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TDSB Chair Chris Spence Resigns over Plagiarism


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Chris Spence Resigns from TDSB After Multiple Cases of Plagiarism Surface | news | Torontoist

Earlier this week Chris Spence, the Toronto District School Board’s director of education, confessed that he had plagiarized portions of an opinion piece he wrote for the Toronto Star. Since then several more worrisome instances of plagiarism in his writing have emerged. The TDSB trustees were scheduled to meet soon to discuss how to handle the situation, but we have just learned that Spence has pre-emptively resigned.

The full text of the statement sent out by TDSB chair Chris Bolton:

"Today, I have accepted the resignation of Director of Education Chris Spence from his position with the Toronto District School Board. This resignation is effective immediately.

Given the unexpected nature of this situation, we are taking steps to appoint an interim Director to ensure stability across the system.

As soon as information is available, staff, students and their families will be informed of any further developments.

Thank you.

Chris Bolton, Chair
Toronto District School Board"
Alex D. from TRIBE on Utility Room


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he's cribbing that kid's notes.
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What would role does the TDSB have in "controlling" union staff from the Elementary Teacher's Federation of Ontario, regardless if some of them serve in that board? It's a provincial issue, cut and dry. That's why McGuity is appealing to the Ontario Labour Relations Board.

Hi i'm God

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I don't know what is his job then? Surely it has to do something with keeping schools open as they should be no? Too simplistic?


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Too simplistic?

Pretty much.

All in all, I'm pretty disappointed in this. I don't know what he was thinking. As a director he has done quite a bit for our schools and for education. I certainly didn't agree with all of his initiatives, but I found many of them quite positive. The 'Boys to Men" and 'Girls on the Move" initiatives have helped many of our 'at risk' boys and girls by getting them involved and helping them develop self-esteem.

The new 'Pathways' program, which I originally wasn't sure of, has proven to be to an excellent way for teachers to plan and organize rich lessons in all areas of the curriculum. Unfortunately, due to cutbacks, we haven't been given the time we need to continue with this. Yet, because of its success in our school, we're trying to keep getting 'er done. Our technology pathway has been brilliant this year. I've learned as much from the kids, as they've learned from me (I don't teach media studies, but the technology teacher and I have collaborated together on Language, Math, and Geography assignments).

^In answer to someone's question about what he does..

Bernnie Federko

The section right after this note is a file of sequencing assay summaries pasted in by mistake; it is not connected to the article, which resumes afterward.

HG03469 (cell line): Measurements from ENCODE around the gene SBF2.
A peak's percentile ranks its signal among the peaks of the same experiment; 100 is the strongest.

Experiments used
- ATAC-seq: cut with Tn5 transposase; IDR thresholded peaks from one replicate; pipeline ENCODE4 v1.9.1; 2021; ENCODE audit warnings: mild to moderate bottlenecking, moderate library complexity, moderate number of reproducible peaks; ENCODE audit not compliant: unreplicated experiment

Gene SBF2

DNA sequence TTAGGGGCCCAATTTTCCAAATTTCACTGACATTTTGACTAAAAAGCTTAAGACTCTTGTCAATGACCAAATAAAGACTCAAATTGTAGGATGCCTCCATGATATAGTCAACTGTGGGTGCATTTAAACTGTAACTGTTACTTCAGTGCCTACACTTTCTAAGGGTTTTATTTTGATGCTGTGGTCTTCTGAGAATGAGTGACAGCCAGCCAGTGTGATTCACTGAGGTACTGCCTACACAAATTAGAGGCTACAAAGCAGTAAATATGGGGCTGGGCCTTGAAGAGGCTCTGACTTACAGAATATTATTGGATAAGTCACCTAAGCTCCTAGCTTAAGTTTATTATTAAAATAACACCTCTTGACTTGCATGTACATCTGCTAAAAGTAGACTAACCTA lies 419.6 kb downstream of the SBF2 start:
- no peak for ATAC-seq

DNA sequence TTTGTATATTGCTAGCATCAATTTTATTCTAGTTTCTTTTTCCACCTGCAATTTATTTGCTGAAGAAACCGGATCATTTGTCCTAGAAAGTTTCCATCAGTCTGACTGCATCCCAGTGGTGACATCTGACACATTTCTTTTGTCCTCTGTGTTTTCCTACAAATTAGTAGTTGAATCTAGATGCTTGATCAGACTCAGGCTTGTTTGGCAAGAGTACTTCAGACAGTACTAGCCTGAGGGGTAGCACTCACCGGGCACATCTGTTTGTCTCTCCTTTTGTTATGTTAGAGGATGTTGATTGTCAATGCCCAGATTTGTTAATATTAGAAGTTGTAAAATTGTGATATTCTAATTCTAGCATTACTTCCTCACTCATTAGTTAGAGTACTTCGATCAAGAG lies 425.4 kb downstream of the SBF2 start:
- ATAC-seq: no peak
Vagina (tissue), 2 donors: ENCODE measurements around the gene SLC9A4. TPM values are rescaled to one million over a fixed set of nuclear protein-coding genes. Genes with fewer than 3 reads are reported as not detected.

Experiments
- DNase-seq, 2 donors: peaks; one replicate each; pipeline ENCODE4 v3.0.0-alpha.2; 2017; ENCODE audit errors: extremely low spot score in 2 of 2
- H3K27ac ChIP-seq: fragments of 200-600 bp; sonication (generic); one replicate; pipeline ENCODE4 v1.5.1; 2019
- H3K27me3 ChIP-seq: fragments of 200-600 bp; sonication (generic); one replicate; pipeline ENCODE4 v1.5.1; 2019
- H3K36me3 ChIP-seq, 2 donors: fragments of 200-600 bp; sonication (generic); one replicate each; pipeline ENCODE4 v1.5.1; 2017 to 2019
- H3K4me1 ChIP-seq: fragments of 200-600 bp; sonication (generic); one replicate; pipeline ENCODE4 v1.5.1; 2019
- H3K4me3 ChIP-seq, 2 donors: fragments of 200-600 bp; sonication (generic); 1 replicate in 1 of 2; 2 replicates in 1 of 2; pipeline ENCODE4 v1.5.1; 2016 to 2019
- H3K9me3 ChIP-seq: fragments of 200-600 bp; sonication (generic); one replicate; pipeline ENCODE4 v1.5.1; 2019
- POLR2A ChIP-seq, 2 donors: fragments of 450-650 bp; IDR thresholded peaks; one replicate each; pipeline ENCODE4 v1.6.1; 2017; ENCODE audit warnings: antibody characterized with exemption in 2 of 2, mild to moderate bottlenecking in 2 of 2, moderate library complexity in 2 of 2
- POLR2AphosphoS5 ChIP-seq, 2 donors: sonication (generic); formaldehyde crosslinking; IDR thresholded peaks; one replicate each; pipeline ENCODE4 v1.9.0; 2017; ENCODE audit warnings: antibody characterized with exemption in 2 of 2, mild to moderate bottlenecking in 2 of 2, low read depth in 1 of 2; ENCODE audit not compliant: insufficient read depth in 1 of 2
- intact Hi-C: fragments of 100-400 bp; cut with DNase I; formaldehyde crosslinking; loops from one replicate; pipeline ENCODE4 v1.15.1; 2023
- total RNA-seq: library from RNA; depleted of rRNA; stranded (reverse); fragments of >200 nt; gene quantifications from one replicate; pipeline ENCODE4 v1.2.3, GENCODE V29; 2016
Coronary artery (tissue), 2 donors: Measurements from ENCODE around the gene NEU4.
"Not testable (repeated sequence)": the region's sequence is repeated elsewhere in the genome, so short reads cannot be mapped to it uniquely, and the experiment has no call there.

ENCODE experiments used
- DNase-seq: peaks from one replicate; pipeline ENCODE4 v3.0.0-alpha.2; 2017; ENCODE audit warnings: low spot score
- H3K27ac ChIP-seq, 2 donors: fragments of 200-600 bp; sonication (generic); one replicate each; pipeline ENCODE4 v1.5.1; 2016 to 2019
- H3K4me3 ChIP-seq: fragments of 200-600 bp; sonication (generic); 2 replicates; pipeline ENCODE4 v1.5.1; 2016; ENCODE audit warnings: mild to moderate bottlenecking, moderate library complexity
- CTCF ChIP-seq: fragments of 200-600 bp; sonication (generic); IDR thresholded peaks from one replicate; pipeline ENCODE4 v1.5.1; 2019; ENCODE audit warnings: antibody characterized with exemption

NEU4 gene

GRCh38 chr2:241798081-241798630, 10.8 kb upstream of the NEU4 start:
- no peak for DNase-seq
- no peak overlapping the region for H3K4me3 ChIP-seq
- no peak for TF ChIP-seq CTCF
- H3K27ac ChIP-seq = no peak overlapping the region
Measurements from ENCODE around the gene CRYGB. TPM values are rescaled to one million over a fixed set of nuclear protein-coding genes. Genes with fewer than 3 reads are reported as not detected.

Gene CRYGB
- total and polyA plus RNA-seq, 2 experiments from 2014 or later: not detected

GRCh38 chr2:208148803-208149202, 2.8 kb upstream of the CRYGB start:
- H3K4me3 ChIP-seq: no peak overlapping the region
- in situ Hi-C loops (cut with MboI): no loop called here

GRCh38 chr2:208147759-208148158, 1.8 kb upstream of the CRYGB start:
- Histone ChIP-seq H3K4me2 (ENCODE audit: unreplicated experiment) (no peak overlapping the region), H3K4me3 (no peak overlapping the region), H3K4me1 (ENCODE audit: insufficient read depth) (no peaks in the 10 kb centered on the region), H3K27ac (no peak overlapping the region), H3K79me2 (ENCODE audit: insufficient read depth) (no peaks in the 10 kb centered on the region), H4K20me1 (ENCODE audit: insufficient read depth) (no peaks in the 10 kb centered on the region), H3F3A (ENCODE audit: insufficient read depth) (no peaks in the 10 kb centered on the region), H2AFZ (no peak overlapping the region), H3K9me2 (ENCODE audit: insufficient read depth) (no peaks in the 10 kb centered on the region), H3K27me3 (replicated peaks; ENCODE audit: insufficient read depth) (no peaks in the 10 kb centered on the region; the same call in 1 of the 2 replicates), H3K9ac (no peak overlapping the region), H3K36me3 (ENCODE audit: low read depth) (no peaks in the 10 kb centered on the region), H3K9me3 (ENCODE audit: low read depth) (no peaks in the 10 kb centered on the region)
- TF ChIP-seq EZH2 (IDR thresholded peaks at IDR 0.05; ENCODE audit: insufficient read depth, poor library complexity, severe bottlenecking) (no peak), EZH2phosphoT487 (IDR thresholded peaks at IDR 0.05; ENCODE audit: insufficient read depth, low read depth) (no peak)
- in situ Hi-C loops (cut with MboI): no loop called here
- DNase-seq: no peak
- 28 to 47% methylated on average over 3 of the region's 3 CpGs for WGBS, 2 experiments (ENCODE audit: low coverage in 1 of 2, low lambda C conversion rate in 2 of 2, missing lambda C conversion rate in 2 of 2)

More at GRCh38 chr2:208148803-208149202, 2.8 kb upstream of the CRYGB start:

TRIBE Member
Chris Spence, former TDSB education director, stripped of teaching licence
Ontario College of Teachers' disciplinary committee had found him guilty of professional misconduct.

Chris Spence, who lost his job as Toronto District School Board director of education following allegations of plagiarism, has been stripped of his teaching certification.

The decision, which was delivered Monday by the Ontario College of Teachers’ disciplinary committee, came just over a month after Spence was found guilty of professional misconduct.

Spence, who was not present at Monday’s hearing, was asked to immediately surrender his teaching certificate to the college’s registrar.

A written reason for the decision will be made public at a later date. The Ontario College of Teachers would not comment on the decision.

In a written statement submitted to the committee, Spence said he was advised not to attend Monday’s hearing by his doctors, and that the hearing had adversely affected his mental health.

“I am a man who made a grievous mistake. Not theft, not forgery, not fraud, not assault on a student, not a criminal offence. But plagiarism…” he wrote.

“Now, years later, I still do not feel like I am alive. I do not feel like I am breathing.”

Lisa Kinsella, a managing partner with the public relations firm Daisy Group, was at the hearing to represent Spence.
“The punishment does not fit the crime, because there was no crime,” Kinsella said after the decision was read by the committee. “He made a mistake, he owned up to the mistake immediately, he has been apologetic. This process has gone on for four years. He is a broken man who has been struggling to come back through this.”

It has been almost four years since the education community was rocked by the Spence plagiarism scandal, which began with accusations that he had cribbed passages for an opinion piece he wrote for the Star in January 2013.

Within months, it had exploded into claims that he had used other people’s work in his speeches, blogs, books and doctoral thesis.

Spence is also the subject of a tribunal at the University of Toronto, which is investigating allegations he plagiarized portions of his thesis two decades ago at U of T’s Ontario Institute for Studies in Education.

That case has dragged on for years, caught up in legal wrangling and technical objections over the process from Spence’s lawyer.

However, the long-awaited hearing on those charges is expected to proceed Feb. 16, said Althea Blackburn-Evans, director of media relations at U of T.

That case, to be heard by a tribunal including the chairperson, a faculty member and a student, could be over in one day.

With files from Andrea Gordon
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